Hockey Headlines

Monday, 5 July 2010

A True Champion

You've probably heard the news by now, but 45 year-old Bob Probert has passed away. The long-time Detroit Red Wing and Chicago Blackhawk enforcer collapsed on a boat on Lake St. Clair after suffering from "severe chest pains" around 2pm this afternoon. By the time he arrived at the hospital, it was too late. Now, I never met Bob Probert during the course of my travels over the years, and his problems on and off the ice are well-documented. What I do know about him is limited to what I've read and what I've heard from various sources. However, I want to talk candidly about Bob Probert today, and bring to light some of the most positive things he has brought to the sport and the world through his actions.

Bob Probert is probably most well-known for his pugilistic skills on the ice. Probert was the reigning heavyweight champion of the NHL for the better part of three seasons, and represented half of the "Bruise Brothers" moniker with Detroit teammate Joey Kocur. His 3300 PIMs in 935 career NHL games has him ranked fifth all-time in terms of the most-penalized players in NHL history.

He had a lengthy battle with Tie Domi over the course of several seasons where both players claimed the heavyweight crown, battled with Vancouver's Craig Coxe in a couple of memorable bouts, and introduced the world to Link Gaetz with their memorable wars.

However, I respected Bob Probert for winning the biggest battle in his life: the battle with alcohol and drugs.

It was well-known that Bob Probert's career was derailed by alcohol and drugs, and his March 1989 arrest for trying to bring cocaine across the Windsor-Detroit border was one of the lowest points in his battle with his demons. He didn't escape prosecution, and his actions brought him a three-month stay in a US prison. The NHL suspended him indefinitely, and his reputation took a major blow in both the public's eyes and around NHL boardrooms.

The Detroit Red Wings, under the watchful eyes of Jimmy Devellano and Colin Campbell, brought Probert back into the Red Wings family, and he was given a choice: clean up or get out. Probert opted to stay, but was limited to games in the United States as his criminal record prevented him from crossing the border into Canada.

Elliotte Friedman of CBC's Hockey Night In Canada recorded a phenomenal segment about Probert's battles with drugs and alcohol on his "Inside Hockey" segment, and it's an absolutely excellent piece. View that link in Internet Explorer, though. I couldn't get it to work in Firefox.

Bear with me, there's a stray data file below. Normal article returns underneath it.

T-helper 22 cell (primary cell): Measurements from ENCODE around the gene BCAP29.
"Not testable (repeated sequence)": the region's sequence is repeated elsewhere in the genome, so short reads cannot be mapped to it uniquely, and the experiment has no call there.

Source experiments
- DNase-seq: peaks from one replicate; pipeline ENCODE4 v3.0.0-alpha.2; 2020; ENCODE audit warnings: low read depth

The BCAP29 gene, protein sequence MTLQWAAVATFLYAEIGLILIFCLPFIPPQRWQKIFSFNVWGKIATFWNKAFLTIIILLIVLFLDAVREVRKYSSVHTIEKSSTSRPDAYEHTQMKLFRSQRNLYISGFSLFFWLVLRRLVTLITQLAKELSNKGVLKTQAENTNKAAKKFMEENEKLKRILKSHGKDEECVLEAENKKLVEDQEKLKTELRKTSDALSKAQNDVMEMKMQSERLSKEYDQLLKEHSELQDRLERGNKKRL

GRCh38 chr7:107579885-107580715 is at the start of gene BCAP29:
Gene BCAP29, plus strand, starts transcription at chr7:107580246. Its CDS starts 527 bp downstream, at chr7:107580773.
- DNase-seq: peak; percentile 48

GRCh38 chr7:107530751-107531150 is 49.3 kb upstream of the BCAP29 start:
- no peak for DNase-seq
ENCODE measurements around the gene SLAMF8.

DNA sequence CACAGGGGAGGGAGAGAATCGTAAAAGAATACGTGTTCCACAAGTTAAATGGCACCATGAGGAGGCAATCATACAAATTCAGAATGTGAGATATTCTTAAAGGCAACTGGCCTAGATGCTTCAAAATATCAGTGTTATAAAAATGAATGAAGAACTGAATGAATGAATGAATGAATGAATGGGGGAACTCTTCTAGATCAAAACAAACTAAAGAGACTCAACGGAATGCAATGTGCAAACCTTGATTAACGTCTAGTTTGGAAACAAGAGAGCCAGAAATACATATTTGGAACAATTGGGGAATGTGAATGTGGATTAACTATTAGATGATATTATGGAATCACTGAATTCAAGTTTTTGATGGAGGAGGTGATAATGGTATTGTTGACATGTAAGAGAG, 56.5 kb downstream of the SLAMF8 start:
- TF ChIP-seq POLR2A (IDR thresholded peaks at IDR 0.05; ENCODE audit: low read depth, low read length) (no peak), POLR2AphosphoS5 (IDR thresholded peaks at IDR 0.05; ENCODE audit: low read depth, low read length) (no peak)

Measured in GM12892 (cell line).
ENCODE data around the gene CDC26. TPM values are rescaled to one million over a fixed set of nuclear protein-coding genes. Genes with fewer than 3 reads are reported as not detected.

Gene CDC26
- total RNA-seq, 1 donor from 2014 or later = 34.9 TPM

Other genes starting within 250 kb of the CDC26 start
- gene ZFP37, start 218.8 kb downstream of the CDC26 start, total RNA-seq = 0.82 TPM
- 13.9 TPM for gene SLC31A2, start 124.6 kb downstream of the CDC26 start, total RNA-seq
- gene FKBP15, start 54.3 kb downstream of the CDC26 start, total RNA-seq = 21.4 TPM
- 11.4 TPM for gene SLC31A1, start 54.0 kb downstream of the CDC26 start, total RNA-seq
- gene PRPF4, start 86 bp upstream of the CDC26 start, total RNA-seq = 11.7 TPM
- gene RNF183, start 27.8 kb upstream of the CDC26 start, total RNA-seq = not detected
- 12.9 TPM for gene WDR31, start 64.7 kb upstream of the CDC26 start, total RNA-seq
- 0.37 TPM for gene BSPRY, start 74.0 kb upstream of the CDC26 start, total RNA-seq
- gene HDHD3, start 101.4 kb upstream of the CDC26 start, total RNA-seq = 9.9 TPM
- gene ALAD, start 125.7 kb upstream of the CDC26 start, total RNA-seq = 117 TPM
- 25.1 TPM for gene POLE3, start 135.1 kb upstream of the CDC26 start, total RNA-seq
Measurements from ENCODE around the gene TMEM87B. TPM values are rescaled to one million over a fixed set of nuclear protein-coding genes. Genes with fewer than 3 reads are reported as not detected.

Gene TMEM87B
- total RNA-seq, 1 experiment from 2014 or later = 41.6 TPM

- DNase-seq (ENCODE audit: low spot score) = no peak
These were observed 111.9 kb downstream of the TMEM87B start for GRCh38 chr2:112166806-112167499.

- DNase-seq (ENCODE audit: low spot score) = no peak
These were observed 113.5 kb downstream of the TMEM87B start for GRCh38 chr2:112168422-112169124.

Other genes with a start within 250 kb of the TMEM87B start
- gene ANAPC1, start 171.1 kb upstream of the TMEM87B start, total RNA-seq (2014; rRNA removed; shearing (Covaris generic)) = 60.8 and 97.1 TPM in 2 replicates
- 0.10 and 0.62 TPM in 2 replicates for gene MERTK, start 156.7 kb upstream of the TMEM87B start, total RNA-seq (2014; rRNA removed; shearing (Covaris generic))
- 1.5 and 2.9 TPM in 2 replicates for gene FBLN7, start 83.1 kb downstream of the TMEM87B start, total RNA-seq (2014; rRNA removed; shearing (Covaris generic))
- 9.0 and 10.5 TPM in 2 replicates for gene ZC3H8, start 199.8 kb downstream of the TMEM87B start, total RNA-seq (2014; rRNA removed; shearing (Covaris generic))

Bob Probert's skills were not limited to just fighting, though. His 29 goals during the 1987-88 season earned him his only All-Star Game appearance, and the big forward didn't waste the opportunity. Probert assisted on Wayne Gretzky's first period goal in the 1988 All-Star Game in St. Louis, earning his only All-Star Game point. In the 1988 postseason, Probert led the Red Wings in scoring in his sixteen playoff games, scoring eight goals and adding 13 assists. Clearly, he could skate and score when he put his mind to it.

The fact that Bob Probert played sixteen seasons in the NHL is a pretty impressive accomplishment considering the punishment he put his body through while on the ice. However, it becomes even more impressive when you consider he defeated his fiercest opponent in his addictions, and became a better husband and a better father to his four children.

At age 45, Bob Probert is gone too soon. Forget his stats, his PIMs, and what he did on the ice. The man was a regular participant in charity hockey games, and willingly visited the Canadian troops stationed in Afghanistan for ball hockey games and morale-inducing fun.

I guess what this entire article comes down to is that I respect Bob Probert not so much for what he did in the NHL, but more for what he has become since leaving the spotlight. He's a committed and loving husband, a proud father, a recovering addict who can be an inspiration for others, and a proud Canadian. In other words, he's a true champion for overcoming all his adversity and for touching others with his message and good will.

And now he's gone. Far too soon.

Rest in peace, Bob Probert. Your legacy on the ice is far overshadowed by all the good you've done off the ice in my view. I just wish the world had more time for you to do more.

Until next time, keep your sticks on the ice!

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